He said that his family had maintained their Jewish identity since the days of the Inquisition and married amongst a small group of other similar families.

“I was a Jew, but not part of any community,” Scibilia said. “Just my family was my community.”

An aerial view of the city of Catania shows the Mt. Etna volcano in the background, Jan. 28, 28, 2022. (Fabrizio Villa/Getty Images)

Scibilia explained that once he had a child of his own, he realized he did not want her to have the same lonely Jewish experience. But when he reached out to UCEI, he said he found the proverbial door to organized Jewish life shut. Earning membership in Jewish community organizations across Western Europe involves a strict vetting process, and many groups require applicants to prove their mothers’ Jewishness according to varying standards.

Scibilia’s experience was echoed by Jews outside of the community in Catania and across Italy’s south who talked to JTA — a feeling of neglect or rejection by UCEI for those who fall outside of the norms of Italian Judaism.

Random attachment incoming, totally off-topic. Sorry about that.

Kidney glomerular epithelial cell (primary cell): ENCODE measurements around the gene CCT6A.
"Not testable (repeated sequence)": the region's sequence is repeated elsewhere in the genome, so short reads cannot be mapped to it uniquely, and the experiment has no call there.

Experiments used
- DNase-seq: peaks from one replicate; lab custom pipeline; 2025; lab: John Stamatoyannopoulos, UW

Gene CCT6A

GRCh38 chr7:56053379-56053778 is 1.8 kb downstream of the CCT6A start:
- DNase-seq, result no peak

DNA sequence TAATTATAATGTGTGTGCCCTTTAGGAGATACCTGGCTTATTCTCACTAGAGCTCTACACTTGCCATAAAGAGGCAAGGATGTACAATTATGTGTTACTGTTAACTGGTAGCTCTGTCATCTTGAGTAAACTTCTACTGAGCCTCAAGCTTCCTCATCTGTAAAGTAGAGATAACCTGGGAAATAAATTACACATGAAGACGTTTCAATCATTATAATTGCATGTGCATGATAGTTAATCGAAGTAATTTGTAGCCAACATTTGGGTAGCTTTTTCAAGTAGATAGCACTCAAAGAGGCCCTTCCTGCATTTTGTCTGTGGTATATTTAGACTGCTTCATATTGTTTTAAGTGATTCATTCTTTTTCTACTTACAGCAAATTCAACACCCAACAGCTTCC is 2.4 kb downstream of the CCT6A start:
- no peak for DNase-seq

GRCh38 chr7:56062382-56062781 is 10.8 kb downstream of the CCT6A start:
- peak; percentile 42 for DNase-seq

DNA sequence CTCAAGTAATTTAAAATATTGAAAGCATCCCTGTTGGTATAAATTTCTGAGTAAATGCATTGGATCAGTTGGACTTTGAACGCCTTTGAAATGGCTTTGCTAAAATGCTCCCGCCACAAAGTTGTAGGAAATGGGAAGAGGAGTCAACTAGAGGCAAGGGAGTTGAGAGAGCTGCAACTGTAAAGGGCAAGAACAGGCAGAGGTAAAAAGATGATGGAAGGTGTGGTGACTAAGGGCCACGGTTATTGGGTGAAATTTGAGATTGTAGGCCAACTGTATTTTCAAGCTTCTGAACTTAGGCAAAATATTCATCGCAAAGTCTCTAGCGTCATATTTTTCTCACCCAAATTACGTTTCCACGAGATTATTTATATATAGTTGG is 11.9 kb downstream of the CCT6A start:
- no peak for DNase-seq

UCEI currently recognizes 19 Jewish communities across northern Italy and just one in the south, in Naples, which has jurisdiction over the rest of the southern half of the peninsula and the island of Sicily. The organization recognizes around 28,000 Jews in total across the country.

Scibilia noted that despite his Jewish upbringing, he has multiple certificates of conversion from Orthodox rabbis. The first came from a beit din of American rabbis from who traveled to Syracuse, Sicily, to assess Scibilia and others like him in Sicily. His second comes from the conversion court of the Israeli Chief Rabbinate, which is known for its exacting Orthodox standards.

Both were rejected by Italy’s own Orthodox rabbinate, and he was forced to stand before another rabbinic court in Italy.

“I have at this moment — don’t start to laugh — three documents that prove that I am a Jew, two Ketubah [marriage contracts] for my wedding, and so on, again and again and again,” Scibilia said.

Others’ experiences in the region have been even more fraught, he said.

“The problem in Italy, that if you try to study with any rabbi here, you can study for 20 years, maybe you can die even before you reach the end of the tunnel,” he said. “From my point of view, they are playing with the spirituality of these people.”